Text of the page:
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A living laboratory for a sustainable human future.

Lessons in Bamboo: Love it but Don’t Leave it Alone

by Arjuna da Silva

Previous owners gifted Earthaven’s main street with a healthy stand of bamboo that’s now prolific near the Forest Garden Learning Center. Early Earthaven members added additional stands around the community.

What a beautiful and useful plant (we thought)!

Bamboo IS beautiful. AND useful. But like a beautiful and useful animal, bamboo has to be trained and maintained. Otherwise, despite one’s love for it, IT WILL TAKE OVER!


We had the naïve idea that if bamboo is planted between natural “barriers,” such as creeks and roads, you don’t have to worry about its invasiveness. Think again. Bamboo spreads, like any grass, in every direction through networks of rhizomes and root mats. Although it may be stopped by a road bed or other deep boundary it’s definitely hard to control. If it gets close to a road, come heavy snow and ice, it will lean down frozen and stiff and block traffic.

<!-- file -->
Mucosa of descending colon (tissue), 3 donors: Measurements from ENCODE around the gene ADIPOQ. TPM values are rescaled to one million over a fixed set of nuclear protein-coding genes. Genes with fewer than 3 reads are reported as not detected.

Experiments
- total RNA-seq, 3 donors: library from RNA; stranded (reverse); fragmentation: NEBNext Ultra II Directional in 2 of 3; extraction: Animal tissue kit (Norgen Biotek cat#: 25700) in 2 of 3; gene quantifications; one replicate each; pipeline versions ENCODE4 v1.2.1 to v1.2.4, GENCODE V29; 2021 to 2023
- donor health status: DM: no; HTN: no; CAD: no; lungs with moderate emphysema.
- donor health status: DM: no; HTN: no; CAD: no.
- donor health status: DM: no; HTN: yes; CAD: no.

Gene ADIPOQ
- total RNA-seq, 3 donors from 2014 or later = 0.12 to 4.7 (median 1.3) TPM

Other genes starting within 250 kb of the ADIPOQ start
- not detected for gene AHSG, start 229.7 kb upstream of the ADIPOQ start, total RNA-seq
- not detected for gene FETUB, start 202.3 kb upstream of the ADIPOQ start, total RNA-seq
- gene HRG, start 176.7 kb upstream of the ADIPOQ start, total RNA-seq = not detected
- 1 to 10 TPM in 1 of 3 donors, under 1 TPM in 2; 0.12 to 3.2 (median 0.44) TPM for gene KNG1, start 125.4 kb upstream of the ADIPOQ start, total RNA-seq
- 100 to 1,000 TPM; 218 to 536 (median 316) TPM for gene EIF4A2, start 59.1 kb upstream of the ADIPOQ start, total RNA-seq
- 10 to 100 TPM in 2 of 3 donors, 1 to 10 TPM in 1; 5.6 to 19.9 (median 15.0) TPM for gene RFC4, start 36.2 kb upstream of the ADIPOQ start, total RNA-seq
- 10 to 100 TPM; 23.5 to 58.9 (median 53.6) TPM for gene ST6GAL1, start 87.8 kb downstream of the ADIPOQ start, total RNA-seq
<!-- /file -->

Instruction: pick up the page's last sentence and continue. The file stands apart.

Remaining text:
Excavation to remove Bamboo from the Bellavia pond.

One year, we tried making eating bamboo shoots an incentive to control one stand, but the thrill of eating them didn’t seem to justify all the effort to prepare them. This year, encroachment on a building became too risky to ignore, and a major excavation was undertaken. It will take several years of pruning as new sprouts emerge before we can consider the job done.

Now all neighborhoods and the commons are being managed for bamboo to stop its spread. Harvests are providing material for future decorative and useful experiments.

bamboo, bamboo shoots, excavation, Forest Garden, rhizomes

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